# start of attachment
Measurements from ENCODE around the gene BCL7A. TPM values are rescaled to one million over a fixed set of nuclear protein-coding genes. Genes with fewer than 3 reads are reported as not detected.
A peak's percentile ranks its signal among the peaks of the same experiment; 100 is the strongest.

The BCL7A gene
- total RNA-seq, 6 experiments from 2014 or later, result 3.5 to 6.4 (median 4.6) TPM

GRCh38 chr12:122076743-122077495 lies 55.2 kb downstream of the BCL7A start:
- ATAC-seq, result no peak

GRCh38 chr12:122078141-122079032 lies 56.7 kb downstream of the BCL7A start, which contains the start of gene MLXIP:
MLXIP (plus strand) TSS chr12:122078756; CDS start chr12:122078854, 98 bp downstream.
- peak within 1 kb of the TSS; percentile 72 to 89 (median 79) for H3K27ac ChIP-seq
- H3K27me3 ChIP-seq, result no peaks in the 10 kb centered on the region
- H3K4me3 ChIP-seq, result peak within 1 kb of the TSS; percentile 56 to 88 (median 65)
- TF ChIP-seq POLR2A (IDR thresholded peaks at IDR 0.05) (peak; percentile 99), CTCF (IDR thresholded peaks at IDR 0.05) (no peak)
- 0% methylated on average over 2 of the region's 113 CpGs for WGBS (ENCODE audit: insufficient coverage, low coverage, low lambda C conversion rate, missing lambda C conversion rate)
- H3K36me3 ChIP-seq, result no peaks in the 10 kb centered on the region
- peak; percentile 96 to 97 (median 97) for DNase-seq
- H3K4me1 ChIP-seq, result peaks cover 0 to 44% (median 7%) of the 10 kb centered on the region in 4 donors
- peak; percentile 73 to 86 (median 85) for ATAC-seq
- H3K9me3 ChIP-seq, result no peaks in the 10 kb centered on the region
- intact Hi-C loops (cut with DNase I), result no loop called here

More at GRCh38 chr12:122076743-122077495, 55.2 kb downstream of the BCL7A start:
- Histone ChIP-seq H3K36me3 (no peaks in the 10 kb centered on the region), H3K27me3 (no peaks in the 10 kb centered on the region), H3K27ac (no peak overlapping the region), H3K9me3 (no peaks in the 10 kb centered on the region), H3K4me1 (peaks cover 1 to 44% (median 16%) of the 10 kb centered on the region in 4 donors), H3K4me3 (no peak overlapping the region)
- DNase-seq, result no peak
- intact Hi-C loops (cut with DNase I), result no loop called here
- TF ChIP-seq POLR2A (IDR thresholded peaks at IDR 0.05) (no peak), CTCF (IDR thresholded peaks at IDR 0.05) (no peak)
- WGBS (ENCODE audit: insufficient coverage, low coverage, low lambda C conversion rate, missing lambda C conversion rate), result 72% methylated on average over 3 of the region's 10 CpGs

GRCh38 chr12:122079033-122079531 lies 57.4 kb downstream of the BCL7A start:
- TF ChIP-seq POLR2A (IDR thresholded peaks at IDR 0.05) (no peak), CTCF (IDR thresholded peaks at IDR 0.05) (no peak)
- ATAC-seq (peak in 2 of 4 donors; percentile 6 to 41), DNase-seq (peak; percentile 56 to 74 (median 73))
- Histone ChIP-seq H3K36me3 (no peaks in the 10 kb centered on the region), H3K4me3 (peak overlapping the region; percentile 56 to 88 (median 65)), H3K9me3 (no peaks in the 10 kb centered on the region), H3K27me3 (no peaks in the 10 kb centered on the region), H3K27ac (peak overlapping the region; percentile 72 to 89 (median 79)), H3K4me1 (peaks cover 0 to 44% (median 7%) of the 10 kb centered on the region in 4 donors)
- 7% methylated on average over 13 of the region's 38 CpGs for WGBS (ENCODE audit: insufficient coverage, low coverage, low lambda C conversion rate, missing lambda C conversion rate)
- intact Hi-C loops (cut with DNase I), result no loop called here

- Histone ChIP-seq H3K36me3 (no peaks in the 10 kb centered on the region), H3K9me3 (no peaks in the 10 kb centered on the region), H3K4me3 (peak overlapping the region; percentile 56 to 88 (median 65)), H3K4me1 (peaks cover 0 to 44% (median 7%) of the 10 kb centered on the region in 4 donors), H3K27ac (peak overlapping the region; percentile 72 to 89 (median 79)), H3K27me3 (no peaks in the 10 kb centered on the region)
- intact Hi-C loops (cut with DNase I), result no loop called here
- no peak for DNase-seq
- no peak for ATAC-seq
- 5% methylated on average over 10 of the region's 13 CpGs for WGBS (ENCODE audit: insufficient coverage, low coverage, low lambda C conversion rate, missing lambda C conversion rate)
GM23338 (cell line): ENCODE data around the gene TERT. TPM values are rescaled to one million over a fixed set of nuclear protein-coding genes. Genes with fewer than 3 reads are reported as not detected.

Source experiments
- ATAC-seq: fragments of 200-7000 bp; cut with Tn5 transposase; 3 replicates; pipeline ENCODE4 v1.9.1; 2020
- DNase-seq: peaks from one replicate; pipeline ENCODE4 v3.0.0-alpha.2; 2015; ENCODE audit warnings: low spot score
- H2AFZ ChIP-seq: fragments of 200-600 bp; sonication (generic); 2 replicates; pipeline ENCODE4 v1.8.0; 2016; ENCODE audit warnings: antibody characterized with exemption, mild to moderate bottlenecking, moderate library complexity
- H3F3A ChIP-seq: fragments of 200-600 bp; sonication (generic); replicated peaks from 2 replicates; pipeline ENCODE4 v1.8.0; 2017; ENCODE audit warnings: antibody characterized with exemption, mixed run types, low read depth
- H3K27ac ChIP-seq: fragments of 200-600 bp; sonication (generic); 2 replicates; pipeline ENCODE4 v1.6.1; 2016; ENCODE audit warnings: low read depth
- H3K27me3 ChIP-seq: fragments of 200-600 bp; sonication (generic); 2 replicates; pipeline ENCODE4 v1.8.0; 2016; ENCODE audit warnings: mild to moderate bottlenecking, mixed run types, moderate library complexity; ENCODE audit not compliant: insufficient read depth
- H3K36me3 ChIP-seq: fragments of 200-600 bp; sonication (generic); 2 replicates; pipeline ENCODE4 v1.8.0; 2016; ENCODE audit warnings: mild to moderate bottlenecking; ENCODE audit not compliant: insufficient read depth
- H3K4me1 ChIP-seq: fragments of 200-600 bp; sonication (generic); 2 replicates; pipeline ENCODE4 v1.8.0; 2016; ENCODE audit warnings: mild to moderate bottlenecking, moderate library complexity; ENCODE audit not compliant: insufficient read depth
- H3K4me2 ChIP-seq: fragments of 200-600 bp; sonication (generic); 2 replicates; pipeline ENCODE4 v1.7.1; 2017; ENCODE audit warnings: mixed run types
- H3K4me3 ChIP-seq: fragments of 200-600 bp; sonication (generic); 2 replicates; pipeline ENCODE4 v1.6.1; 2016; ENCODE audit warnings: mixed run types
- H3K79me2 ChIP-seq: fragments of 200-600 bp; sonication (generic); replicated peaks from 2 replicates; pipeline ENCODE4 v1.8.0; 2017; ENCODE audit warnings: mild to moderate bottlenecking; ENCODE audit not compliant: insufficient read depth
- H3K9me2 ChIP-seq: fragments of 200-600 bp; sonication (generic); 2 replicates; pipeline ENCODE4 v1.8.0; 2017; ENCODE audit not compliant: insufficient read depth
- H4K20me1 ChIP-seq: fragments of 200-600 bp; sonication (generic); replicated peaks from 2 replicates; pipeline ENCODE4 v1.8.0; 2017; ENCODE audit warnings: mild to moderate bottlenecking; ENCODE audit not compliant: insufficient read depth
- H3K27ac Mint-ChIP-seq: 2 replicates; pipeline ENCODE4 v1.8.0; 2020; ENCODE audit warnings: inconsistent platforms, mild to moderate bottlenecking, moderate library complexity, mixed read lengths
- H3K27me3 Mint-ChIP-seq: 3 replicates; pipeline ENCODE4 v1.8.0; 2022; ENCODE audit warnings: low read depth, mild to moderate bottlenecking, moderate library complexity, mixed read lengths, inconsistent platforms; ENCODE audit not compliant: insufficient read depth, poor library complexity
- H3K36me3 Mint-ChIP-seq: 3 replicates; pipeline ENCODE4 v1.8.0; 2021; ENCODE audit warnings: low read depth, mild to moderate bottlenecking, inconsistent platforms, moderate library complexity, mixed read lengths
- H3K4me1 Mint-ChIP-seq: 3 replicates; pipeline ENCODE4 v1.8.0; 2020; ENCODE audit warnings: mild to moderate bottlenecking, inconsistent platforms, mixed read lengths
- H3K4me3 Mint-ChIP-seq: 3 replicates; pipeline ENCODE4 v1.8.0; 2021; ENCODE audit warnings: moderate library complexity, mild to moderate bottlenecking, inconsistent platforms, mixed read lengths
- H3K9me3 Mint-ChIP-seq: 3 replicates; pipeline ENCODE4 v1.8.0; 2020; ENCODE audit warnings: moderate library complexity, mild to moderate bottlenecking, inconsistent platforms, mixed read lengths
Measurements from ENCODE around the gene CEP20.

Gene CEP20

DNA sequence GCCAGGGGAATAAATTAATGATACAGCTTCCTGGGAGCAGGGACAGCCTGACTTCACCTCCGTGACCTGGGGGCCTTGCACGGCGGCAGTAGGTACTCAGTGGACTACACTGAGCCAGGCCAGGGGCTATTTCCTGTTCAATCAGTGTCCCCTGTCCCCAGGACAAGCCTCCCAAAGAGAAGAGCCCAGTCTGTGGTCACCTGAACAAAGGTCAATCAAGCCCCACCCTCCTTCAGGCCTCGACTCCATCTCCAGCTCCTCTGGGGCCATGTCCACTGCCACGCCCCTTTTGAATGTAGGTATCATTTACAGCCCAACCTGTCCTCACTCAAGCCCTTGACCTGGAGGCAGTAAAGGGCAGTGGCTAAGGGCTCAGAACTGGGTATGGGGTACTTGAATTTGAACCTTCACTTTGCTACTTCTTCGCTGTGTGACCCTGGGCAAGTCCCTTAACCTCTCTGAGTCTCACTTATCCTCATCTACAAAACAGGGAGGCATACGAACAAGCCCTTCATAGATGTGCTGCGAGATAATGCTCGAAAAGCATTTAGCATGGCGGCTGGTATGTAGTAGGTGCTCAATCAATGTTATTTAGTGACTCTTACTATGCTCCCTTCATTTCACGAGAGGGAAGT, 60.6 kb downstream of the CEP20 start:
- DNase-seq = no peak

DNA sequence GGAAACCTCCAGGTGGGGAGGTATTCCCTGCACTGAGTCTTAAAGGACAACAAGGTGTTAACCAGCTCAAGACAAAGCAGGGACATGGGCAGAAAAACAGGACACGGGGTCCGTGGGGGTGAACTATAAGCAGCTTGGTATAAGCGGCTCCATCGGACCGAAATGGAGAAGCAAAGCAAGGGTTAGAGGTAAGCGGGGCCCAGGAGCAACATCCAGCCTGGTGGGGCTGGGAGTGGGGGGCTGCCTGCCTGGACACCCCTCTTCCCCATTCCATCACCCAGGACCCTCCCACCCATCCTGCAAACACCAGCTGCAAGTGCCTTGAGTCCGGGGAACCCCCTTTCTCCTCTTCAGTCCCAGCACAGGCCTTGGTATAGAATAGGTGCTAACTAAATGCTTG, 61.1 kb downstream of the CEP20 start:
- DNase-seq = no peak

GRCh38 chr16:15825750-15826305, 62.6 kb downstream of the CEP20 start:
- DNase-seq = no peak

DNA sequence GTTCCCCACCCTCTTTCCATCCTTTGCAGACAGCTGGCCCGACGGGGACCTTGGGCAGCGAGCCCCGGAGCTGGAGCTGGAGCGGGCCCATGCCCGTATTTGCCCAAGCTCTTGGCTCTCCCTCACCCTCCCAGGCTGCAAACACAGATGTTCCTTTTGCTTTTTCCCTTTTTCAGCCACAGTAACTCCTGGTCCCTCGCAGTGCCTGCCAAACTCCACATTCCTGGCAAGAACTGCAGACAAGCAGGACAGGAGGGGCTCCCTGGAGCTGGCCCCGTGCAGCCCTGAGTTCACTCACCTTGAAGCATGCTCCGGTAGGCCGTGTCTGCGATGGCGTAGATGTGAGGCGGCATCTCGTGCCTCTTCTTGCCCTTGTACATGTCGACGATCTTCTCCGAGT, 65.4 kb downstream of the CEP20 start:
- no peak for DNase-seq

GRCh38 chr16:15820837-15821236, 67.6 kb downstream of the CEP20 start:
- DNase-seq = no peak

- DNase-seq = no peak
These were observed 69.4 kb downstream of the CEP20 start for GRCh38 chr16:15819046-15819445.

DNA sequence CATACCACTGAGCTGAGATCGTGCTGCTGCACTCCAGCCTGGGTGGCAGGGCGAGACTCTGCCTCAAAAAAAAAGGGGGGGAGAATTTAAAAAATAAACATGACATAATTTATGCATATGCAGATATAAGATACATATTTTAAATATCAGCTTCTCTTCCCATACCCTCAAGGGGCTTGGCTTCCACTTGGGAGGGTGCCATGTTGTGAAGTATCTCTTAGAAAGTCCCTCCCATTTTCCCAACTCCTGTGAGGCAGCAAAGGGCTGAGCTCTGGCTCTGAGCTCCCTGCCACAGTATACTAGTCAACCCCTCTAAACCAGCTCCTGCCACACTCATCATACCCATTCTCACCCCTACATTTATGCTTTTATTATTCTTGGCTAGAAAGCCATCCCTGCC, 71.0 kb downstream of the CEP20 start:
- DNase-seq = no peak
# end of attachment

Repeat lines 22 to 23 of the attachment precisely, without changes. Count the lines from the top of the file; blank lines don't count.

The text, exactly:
- DNase-seq, result no peak
- intact Hi-C loops (cut with DNase I), result no loop called here